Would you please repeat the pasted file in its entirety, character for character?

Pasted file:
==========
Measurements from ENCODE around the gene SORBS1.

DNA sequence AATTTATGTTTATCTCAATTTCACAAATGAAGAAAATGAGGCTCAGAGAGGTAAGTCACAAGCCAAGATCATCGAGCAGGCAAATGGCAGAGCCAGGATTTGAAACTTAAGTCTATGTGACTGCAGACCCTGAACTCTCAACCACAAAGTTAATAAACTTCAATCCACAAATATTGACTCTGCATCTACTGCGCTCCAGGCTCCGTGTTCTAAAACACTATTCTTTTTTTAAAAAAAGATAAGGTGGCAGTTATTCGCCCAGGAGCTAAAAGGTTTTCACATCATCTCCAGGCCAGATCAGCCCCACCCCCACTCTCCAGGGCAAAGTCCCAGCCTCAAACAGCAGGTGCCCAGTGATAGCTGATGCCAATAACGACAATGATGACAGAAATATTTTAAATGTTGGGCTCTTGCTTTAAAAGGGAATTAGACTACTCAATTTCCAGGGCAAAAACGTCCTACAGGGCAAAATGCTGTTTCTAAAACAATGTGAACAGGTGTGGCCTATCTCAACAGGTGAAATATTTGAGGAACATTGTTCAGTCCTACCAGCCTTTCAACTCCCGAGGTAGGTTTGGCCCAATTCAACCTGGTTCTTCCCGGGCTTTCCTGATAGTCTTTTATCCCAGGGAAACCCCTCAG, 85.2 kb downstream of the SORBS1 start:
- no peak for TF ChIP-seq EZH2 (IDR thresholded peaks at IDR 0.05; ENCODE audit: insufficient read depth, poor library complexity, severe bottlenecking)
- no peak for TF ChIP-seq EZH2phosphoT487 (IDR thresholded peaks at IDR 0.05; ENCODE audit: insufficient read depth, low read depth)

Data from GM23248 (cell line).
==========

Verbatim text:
Measurements from ENCODE around the gene SORBS1.

DNA sequence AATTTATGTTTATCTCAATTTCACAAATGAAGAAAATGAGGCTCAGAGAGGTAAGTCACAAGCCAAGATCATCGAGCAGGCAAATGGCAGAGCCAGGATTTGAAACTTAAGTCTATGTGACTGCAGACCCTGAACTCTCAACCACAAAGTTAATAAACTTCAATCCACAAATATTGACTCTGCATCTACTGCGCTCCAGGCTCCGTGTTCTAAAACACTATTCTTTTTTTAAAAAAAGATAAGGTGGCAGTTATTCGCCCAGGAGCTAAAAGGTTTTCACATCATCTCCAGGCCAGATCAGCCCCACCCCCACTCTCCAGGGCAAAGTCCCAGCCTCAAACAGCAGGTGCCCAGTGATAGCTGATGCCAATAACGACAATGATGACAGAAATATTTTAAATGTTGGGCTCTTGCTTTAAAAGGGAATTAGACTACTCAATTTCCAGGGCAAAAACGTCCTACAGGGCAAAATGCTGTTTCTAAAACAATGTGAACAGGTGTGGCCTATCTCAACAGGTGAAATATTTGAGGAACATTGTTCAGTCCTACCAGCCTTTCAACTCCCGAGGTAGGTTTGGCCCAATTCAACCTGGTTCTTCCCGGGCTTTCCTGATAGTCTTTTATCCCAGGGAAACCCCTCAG, 85.2 kb downstream of the SORBS1 start:
- no peak for TF ChIP-seq EZH2 (IDR thresholded peaks at IDR 0.05; ENCODE audit: insufficient read depth, poor library complexity, severe bottlenecking)
- no peak for TF ChIP-seq EZH2phosphoT487 (IDR thresholded peaks at IDR 0.05; ENCODE audit: insufficient read depth, low read depth)

Data from GM23248 (cell line).